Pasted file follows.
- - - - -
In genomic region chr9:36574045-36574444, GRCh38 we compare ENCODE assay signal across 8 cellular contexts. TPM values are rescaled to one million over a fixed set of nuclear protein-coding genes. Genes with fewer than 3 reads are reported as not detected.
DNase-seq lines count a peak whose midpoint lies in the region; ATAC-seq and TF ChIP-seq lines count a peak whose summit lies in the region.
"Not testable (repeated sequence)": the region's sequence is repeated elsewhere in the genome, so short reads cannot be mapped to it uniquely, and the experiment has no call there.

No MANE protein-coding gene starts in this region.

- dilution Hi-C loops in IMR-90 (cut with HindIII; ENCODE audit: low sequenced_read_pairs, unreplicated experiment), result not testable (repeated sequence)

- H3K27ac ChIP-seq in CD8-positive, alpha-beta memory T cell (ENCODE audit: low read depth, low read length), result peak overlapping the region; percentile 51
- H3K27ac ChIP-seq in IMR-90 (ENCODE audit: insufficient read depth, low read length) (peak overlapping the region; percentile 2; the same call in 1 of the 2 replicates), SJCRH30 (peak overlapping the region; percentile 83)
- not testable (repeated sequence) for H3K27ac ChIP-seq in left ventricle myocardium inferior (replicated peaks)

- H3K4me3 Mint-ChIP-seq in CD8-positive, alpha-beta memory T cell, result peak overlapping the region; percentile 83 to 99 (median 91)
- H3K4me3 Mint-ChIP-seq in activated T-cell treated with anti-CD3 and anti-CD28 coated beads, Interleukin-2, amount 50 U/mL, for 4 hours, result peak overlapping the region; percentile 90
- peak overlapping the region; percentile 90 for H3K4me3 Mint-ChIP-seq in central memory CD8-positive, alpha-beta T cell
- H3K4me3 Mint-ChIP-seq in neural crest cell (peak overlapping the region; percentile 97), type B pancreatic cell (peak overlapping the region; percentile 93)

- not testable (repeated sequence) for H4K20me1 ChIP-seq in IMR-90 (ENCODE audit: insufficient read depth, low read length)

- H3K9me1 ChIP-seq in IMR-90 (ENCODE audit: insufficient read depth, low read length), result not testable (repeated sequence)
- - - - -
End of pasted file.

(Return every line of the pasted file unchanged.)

In genomic region chr9:36574045-36574444, GRCh38 we compare ENCODE assay signal across 8 cellular contexts. TPM values are rescaled to one million over a fixed set of nuclear protein-coding genes. Genes with fewer than 3 reads are reported as not detected.
DNase-seq lines count a peak whose midpoint lies in the region; ATAC-seq and TF ChIP-seq lines count a peak whose summit lies in the region.
"Not testable (repeated sequence)": the region's sequence is repeated elsewhere in the genome, so short reads cannot be mapped to it uniquely, and the experiment has no call there.

No MANE protein-coding gene starts in this region.

- dilution Hi-C loops in IMR-90 (cut with HindIII; ENCODE audit: low sequenced_read_pairs, unreplicated experiment), result not testable (repeated sequence)

- H3K27ac ChIP-seq in CD8-positive, alpha-beta memory T cell (ENCODE audit: low read depth, low read length), result peak overlapping the region; percentile 51
- H3K27ac ChIP-seq in IMR-90 (ENCODE audit: insufficient read depth, low read length) (peak overlapping the region; percentile 2; the same call in 1 of the 2 replicates), SJCRH30 (peak overlapping the region; percentile 83)
- not testable (repeated sequence) for H3K27ac ChIP-seq in left ventricle myocardium inferior (replicated peaks)

- H3K4me3 Mint-ChIP-seq in CD8-positive, alpha-beta memory T cell, result peak overlapping the region; percentile 83 to 99 (median 91)
- H3K4me3 Mint-ChIP-seq in activated T-cell treated with anti-CD3 and anti-CD28 coated beads, Interleukin-2, amount 50 U/mL, for 4 hours, result peak overlapping the region; percentile 90
- peak overlapping the region; percentile 90 for H3K4me3 Mint-ChIP-seq in central memory CD8-positive, alpha-beta T cell
- H3K4me3 Mint-ChIP-seq in neural crest cell (peak overlapping the region; percentile 97), type B pancreatic cell (peak overlapping the region; percentile 93)

- not testable (repeated sequence) for H4K20me1 ChIP-seq in IMR-90 (ENCODE audit: insufficient read depth, low read length)

- H3K9me1 ChIP-seq in IMR-90 (ENCODE audit: insufficient read depth, low read length), result not testable (repeated sequence)